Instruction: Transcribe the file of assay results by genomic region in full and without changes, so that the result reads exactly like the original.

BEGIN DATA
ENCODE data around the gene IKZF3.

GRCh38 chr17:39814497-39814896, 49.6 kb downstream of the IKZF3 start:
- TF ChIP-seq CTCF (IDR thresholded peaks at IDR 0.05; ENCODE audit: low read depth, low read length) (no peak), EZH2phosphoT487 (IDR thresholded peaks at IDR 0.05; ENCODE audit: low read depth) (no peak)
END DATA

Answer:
ENCODE data around the gene IKZF3.

GRCh38 chr17:39814497-39814896, 49.6 kb downstream of the IKZF3 start:
- TF ChIP-seq CTCF (IDR thresholded peaks at IDR 0.05; ENCODE audit: low read depth, low read length) (no peak), EZH2phosphoT487 (IDR thresholded peaks at IDR 0.05; ENCODE audit: low read depth) (no peak)